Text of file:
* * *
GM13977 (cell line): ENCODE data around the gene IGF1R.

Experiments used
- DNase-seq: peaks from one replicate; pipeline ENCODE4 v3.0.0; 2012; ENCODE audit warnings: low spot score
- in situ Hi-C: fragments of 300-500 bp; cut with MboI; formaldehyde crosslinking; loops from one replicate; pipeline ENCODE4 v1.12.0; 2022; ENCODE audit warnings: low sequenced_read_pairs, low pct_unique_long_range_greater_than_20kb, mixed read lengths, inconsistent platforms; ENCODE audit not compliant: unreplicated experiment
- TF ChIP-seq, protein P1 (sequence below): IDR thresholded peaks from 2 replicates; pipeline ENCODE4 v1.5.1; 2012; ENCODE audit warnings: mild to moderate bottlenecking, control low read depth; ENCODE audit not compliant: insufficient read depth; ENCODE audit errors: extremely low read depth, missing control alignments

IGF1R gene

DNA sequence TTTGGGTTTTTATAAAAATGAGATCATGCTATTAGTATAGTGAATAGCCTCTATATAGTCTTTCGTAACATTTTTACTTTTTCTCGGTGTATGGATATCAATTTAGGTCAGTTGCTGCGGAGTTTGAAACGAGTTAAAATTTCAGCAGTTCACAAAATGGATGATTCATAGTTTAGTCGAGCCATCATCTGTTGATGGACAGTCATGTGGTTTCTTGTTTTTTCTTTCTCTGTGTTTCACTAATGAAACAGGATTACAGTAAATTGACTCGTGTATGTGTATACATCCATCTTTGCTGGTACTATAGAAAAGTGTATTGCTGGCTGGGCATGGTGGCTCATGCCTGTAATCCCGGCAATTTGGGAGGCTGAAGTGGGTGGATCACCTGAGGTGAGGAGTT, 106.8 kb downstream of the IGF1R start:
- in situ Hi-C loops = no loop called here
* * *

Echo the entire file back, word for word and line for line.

GM13977 (cell line): ENCODE data around the gene IGF1R.

Experiments used
- DNase-seq: peaks from one replicate; pipeline ENCODE4 v3.0.0; 2012; ENCODE audit warnings: low spot score
- in situ Hi-C: fragments of 300-500 bp; cut with MboI; formaldehyde crosslinking; loops from one replicate; pipeline ENCODE4 v1.12.0; 2022; ENCODE audit warnings: low sequenced_read_pairs, low pct_unique_long_range_greater_than_20kb, mixed read lengths, inconsistent platforms; ENCODE audit not compliant: unreplicated experiment
- TF ChIP-seq, protein P1 (sequence below): IDR thresholded peaks from 2 replicates; pipeline ENCODE4 v1.5.1; 2012; ENCODE audit warnings: mild to moderate bottlenecking, control low read depth; ENCODE audit not compliant: insufficient read depth; ENCODE audit errors: extremely low read depth, missing control alignments

IGF1R gene

DNA sequence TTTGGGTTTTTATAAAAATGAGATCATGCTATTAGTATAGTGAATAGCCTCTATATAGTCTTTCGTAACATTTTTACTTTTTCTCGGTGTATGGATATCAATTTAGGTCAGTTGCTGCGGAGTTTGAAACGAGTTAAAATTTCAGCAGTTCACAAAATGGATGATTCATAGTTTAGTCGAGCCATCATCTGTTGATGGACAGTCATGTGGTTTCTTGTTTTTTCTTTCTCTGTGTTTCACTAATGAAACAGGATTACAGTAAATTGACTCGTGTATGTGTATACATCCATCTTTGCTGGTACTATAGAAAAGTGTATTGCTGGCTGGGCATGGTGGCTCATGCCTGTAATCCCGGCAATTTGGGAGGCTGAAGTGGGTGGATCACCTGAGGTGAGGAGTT, 106.8 kb downstream of the IGF1R start:
- in situ Hi-C loops = no loop called here